Unlock the talent inside

Since 1962 the Koestler Awards have played a unique, national role in motivating prisoners, secure hospital patients and immigration detainees to take part in the arts. The Koestler Awards are simple and powerful – we reward achievement, build self-confidence and broaden horizons for some of society’s most disadvantaged and marginalised people.

Our work harnesses the uniquely transformative power of the arts to help individuals learn the skills and gain the confidence to live creative, positive and productive lives. Each year we receive more than 7,000 entries from over 3,500 entrants across the UK in 52 categories. More than 2,000 Awards are granted by over 100 esteemed judges, and each year culminates in a curated exhibition at Southbank Centre which showcases the incredible power of the arts to transform lives.

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Guest Blog: Opening Up the world of Braille

We interrupt your regularly scheduled programme to bring you our 1st guest volunteer blog!

Robert is a dedicated Koestler volunteer and former auctioneer and valuer at Sotheby’s. This year he visited Eleanor Southwood at the Royal National Institute of Blind People (RNIB), to help her in the judging of our Braille category. When he returned to the Koestler office with the results, his account of the process enthralled the entire team. As a category that might not receive so much spotlight as other more obvious ones, it was interesting to hear more about the impact that the Braille entries have. Robert tells us more below…


Mapping it Out

I had a quick look at the material the night before I went to see Eleanor. Most of it is in Braille which I don’t read, but there are some pictorial things. I took them across to the RNIB headquarters and met Eleanor for the first time.  We sat down, and I explained a sort of overview of what we had to examine. But then we went through every single thing, piece by piece. Some were text items, some of which were transcriptions, and some of which were originals. The transcriptions are of existing books for sighted people. These were, in some cases, the first time anyone had converted them into Braille. So that was a very good experience for both of us. Eleanor explained to me that this was the first time an unsighted person would have had the opportunity to read those things.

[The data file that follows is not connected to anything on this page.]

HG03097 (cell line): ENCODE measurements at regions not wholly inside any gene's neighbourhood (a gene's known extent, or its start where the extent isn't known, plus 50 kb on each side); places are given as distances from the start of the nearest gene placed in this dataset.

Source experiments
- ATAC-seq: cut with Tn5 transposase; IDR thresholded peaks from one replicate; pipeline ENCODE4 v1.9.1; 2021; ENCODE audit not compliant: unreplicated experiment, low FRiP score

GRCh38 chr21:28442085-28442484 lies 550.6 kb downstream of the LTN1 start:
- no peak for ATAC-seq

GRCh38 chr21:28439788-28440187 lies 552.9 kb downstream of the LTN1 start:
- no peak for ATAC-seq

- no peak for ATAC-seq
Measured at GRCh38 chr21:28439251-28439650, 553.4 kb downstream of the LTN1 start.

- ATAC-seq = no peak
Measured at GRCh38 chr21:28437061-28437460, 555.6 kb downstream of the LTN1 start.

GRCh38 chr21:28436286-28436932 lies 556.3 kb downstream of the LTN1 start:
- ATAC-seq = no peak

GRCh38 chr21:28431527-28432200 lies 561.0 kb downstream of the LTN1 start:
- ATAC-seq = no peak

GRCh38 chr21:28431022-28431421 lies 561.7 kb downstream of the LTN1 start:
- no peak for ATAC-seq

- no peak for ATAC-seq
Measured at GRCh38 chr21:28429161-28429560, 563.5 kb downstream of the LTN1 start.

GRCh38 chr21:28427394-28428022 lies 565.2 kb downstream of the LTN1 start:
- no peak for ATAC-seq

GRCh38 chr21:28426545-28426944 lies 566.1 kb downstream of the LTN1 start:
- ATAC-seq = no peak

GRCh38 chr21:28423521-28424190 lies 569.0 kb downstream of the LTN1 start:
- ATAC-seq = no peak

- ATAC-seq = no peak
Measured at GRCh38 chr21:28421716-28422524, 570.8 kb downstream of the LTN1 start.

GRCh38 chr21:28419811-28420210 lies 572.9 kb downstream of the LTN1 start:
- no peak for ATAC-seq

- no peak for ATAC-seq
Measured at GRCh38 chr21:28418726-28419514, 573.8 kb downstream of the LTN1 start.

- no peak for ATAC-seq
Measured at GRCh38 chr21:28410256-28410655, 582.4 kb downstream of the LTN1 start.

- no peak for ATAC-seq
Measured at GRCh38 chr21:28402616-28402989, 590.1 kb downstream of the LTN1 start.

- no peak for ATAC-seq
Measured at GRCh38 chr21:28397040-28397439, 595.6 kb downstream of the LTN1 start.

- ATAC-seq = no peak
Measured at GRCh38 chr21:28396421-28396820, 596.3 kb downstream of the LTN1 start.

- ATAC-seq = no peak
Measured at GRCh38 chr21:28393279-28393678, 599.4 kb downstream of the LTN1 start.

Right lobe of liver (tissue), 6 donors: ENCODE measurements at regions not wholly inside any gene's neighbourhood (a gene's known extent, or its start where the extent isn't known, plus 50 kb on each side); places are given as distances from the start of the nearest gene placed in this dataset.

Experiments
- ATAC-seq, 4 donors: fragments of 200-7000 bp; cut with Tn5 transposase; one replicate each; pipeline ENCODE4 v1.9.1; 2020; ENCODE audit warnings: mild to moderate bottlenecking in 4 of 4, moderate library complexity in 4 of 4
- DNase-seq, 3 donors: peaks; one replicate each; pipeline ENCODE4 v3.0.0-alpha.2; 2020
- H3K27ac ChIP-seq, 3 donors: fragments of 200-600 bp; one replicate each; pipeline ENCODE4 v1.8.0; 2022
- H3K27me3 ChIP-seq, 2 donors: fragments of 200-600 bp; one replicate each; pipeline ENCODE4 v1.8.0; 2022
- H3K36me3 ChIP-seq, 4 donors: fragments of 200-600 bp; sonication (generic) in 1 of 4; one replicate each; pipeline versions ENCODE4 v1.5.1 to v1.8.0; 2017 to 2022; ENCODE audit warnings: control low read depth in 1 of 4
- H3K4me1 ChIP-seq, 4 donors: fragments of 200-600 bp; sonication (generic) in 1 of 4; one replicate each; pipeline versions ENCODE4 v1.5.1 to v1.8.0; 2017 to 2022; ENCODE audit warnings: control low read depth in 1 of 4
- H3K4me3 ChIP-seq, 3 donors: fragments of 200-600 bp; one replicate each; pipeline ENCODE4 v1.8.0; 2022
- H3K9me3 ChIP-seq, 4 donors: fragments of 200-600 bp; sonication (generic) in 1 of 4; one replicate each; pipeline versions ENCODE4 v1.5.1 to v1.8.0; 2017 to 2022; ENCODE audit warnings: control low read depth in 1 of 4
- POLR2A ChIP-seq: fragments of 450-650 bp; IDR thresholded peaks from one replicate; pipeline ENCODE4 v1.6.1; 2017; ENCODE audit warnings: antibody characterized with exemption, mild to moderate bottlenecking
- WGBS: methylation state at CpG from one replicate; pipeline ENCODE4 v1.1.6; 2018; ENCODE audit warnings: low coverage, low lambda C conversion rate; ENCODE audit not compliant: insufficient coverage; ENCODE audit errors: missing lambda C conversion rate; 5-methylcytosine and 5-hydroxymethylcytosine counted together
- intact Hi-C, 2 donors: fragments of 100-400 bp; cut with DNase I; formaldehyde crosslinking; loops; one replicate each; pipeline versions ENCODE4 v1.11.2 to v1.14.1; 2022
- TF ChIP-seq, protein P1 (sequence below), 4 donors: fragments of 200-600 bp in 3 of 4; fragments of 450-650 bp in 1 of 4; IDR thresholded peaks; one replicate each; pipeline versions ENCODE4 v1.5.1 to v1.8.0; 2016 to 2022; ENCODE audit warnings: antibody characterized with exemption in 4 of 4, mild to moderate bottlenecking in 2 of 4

There were some slightly out of the way materials, like stories of heroes of the 19th century. There were also pictorial things, done in contour pictures. There were pictures of cars, buildings, and also a contour map of the London Underground, which Eleanor had never experienced before. Having to distinguish between the different railway lines, metropolitan, Jubilee and so on, through the touch of someone’s fingers, actually is quite difficult.

I, in my ignorance, had made a presumption that there probably was already a braille underground map. She was feeling that very famous design of the underground that we’re all so used to on the map. She didn’t know how the lines juxtaposed. For her to make a journey on the underground usually, she needed to know, in her mind, almost like a script where she needed to go, and the order of the stations. Start-point and destination. So, for her to actually put her had on a fold out map, showing how the lines all angled, intersected, the distances, and the stations, was quite thrilling for her.

A Question of Style